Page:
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Thread: Will DACA Parents Be Forced to Leave Their U.S.-Citizen Children Behind?

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  1. #1
    Join Date
    Aug 2005

    Will DACA Parents Be Forced to Leave Their U.S.-Citizen Children Behind?

    Will DACA Parents Be Forced to Leave Their U.S.-Citizen Children Behind?

    The program offered beneficiaries a sense of security, but with work permits set to expire in the coming months, many of them are having to consider what comes next for their families.

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    With the cancellation of the Deferred Action for Childhood Arrivals program, an estimated 200,000 children are at risk of losing their parents.

    In September, the Trump administration announced it was rescinding DACA pending a six-month delay. The program is an Obama-era initiative that shields undocumented immigrants who were brought to the U.S. as children from deportation, and allows them to work legally in the country. Unless the Republican-controlled Congress passes a law granting them legal status, they could soon be subject to deportation. That uncertainty has instilled fear among many of the nearly 700,000 DACA recipients, but particularly those who are parents of U.S. citizens.

    “It’s been really tough, it’s been a rollercoaster of emotion,” said Eliana Fernandez, a DACA recipient and mother of two children, ages 10 and 5. “What’s going to happen with my life, with my work, with my children? I’ve been trying to process everything.”

    The vast majority of DACA expirations will come after March 5, 2018. According to the Department of Homeland Security, 275,344 individuals will have their work permits expire next year and 321,920 work permits are set to run out from January through August 2019. That means that hundreds of thousands of immigrants will suddenly be eligible for deportation and lose their ability to work legally in country.

    Though often described as “kids,” a majority of DACA beneficiaries are in their 20s—and some of them have children of their own. A recent study conducted by Tom Wong of the University of California at San Diego along with the Center for American Progress, National Immigration Law Center, and United We Dream found that 25.7 percent of DACA recipients have a child who is a U.S. citizen. “If extrapolated to the total population of DACA recipients, this suggests that at least 200,000 U.S. citizen children live in the U.S. currently who have a DACA recipient for a parent,” Wong told told The Daily Beast.

    While DACA was always supposed to be temporary, the ultimate outcome was meant to be legal status for its recipients, not deportation. Lawyers and immigrant-rights groups are working to address that by helping DACA parents map out what few options they have, and prepare for the possibility of deportation, in anticipation of their permits expiring. The National Immigration Law Center hosted a call this month to discuss the impact of terminating the program on the children of beneficiaries. “Many young people with DACA are parents, the majority to U.S. citizen kids. These children should be entitled to the same rights and opportunities as any other child,” said Marielena Hincapié, the executive director of the center.

    Trying to obtain legal status is out of the question for many DACA recipients. The process to becoming a lawful permanent resident requires individuals to have a qualifying petitioner and to have entered—and resided in—the country legally. The latter requirement bars a majority of DACA beneficiaries from obtaining legal status since they came into the U.S. illegally to begin with or they overstayed their visas.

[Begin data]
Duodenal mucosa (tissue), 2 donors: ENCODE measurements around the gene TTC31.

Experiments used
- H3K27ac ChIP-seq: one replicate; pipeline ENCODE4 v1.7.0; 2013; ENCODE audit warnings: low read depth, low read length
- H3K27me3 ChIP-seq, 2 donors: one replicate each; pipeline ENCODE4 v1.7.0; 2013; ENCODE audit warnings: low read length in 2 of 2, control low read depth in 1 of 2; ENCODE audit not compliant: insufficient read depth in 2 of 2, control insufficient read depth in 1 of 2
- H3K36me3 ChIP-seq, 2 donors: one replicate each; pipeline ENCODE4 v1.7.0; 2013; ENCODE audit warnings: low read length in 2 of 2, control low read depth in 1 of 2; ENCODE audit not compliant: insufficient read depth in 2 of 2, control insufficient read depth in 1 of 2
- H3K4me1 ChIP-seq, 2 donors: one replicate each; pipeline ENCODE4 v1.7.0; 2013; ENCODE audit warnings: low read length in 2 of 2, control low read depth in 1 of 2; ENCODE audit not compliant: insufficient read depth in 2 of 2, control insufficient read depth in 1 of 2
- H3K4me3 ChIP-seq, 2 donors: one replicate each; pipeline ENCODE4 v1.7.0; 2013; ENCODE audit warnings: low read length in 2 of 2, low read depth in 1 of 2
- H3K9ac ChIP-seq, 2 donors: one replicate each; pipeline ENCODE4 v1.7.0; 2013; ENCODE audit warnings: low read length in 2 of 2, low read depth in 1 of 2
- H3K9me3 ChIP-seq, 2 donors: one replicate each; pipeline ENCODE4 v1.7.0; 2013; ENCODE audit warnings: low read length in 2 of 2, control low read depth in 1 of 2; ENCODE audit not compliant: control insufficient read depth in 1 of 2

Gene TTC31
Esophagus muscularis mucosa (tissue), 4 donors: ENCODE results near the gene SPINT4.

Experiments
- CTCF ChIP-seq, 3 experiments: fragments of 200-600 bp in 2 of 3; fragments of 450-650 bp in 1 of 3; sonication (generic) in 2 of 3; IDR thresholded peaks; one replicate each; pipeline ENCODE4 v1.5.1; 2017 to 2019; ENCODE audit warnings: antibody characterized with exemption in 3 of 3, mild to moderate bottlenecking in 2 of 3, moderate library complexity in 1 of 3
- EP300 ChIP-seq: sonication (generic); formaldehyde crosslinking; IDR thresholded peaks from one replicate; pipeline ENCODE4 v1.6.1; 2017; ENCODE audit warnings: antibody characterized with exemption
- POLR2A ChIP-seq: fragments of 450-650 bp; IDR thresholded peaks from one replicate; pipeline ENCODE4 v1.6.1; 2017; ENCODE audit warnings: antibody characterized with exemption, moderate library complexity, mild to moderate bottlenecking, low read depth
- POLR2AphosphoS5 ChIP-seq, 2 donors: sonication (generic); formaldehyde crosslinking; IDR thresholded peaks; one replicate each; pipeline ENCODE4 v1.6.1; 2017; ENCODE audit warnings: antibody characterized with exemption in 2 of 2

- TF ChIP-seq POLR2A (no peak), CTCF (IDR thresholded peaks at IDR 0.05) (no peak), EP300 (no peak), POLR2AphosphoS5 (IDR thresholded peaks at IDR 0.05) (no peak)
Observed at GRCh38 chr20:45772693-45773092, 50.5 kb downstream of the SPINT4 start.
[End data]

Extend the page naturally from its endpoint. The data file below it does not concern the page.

“The bottom line is: If there were some other form of relief, most DACA recipients would’ve already done it and been in the process.”

    Some DACA recipients might be eligible for cancellation of removal, which would shield them from deportation and provide them a green card. “What you have to prove is that you’ve been in the United States for 10 years, that you have a good moral character and your deportation would result in extreme, unusual, and exceptional hardship to a qualifying relative. It can be a child, parent, or spouse,” said Michelle Saenz-Rodriguez, an immigration lawyer in Dallas, Texas. Chances of qualifying are slim, however: Immigration judges are only permitted to grant 4,000 cancellations of removal per fiscal year. DACA parents are also having to consider power of attorney, the act of appointing someone to manage private affairs in their absence.

    Saenz-Rodriguez’s law office has received five or six queries per week about alternatives since the administration’s announcement to terminate DACA. “I think all the advocates are looking at whatever mechanisms are available,” Saenz-Rodriguez said. “The bottom line is: If there were some other form of relief, most DACA recipients would’ve already done it and been in the process.”

    DACA recipients are overwhelmingly from mixed-status families: some relatives are undocumented while others are U.S. citizens. DACA opened the door to opportunities, like earning a legal income, providing its beneficiaries with a sense of security.

    For Fernandez, an immigration case manager for Make the Road New York, a Latino advocacy organization, DACA allowed her to provide for her family. “I, thankfully to DACA, was able to graduate [from] college, work in the line of work like I always wanted to do. I became a homeowner,” she told me. Now, Fernandez, among other DACA parents, is having to grapple with how she’ll take care of her family and what to do if she’s detained.

    Trump has said that DACA recipients, all of whom must have a clean criminal record to qualify, are not enforcement priorities: “We are focused on criminals, security threats, recent border-crossers, visa overstays, and repeat violators. I have advised the Department of Homeland Security that DACA recipients are not enforcement priorities unless they are criminals, are involved in criminal activity, or are members of a gang,” he said in a statement.

    But according to Immigration and Customs Enforcement figures, there was an increase in “non-criminal” arrests between January 22 and April 29 compared to the same period in 2016, around 10,800 in 2017 to 4,200 in 2016.